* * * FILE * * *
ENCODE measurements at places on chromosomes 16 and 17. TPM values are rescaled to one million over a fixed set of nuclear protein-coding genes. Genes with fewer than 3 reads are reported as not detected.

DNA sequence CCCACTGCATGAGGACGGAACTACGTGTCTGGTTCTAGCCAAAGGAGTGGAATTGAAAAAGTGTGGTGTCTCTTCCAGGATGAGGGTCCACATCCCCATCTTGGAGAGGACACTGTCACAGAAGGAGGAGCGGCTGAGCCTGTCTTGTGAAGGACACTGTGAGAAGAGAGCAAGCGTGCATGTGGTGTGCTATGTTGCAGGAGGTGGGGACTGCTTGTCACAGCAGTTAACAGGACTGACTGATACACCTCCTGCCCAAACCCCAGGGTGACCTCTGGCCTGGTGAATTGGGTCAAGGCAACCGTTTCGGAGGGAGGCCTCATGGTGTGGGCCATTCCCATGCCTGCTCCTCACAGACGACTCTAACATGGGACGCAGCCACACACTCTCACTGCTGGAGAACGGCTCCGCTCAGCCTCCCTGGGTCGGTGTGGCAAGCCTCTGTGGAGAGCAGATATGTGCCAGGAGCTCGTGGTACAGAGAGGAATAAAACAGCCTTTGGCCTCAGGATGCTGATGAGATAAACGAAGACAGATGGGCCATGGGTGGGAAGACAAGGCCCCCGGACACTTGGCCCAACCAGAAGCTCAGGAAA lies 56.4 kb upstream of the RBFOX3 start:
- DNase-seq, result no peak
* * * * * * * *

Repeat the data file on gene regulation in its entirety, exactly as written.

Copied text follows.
ENCODE measurements at places on chromosomes 16 and 17. TPM values are rescaled to one million over a fixed set of nuclear protein-coding genes. Genes with fewer than 3 reads are reported as not detected.

DNA sequence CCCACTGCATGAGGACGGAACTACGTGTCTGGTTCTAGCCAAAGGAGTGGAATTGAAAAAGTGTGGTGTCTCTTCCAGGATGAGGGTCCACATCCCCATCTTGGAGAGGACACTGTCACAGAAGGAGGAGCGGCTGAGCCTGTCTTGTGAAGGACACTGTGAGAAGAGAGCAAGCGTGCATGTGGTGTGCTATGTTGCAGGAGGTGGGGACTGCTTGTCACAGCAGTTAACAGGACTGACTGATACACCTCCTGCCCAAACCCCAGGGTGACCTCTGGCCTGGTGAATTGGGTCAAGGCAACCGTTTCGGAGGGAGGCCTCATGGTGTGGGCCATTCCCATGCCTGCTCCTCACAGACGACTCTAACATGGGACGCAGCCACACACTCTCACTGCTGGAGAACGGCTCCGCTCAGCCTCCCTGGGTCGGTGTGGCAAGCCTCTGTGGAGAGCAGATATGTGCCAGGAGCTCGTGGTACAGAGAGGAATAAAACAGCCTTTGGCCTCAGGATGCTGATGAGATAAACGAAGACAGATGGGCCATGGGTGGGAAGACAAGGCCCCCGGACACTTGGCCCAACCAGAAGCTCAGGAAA lies 56.4 kb upstream of the RBFOX3 start:
- DNase-seq, result no peak